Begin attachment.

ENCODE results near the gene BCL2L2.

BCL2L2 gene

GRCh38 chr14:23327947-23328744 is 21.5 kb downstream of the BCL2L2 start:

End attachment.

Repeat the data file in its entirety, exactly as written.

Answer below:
ENCODE results near the gene BCL2L2.

BCL2L2 gene

GRCh38 chr14:23327947-23328744 is 21.5 kb downstream of the BCL2L2 start: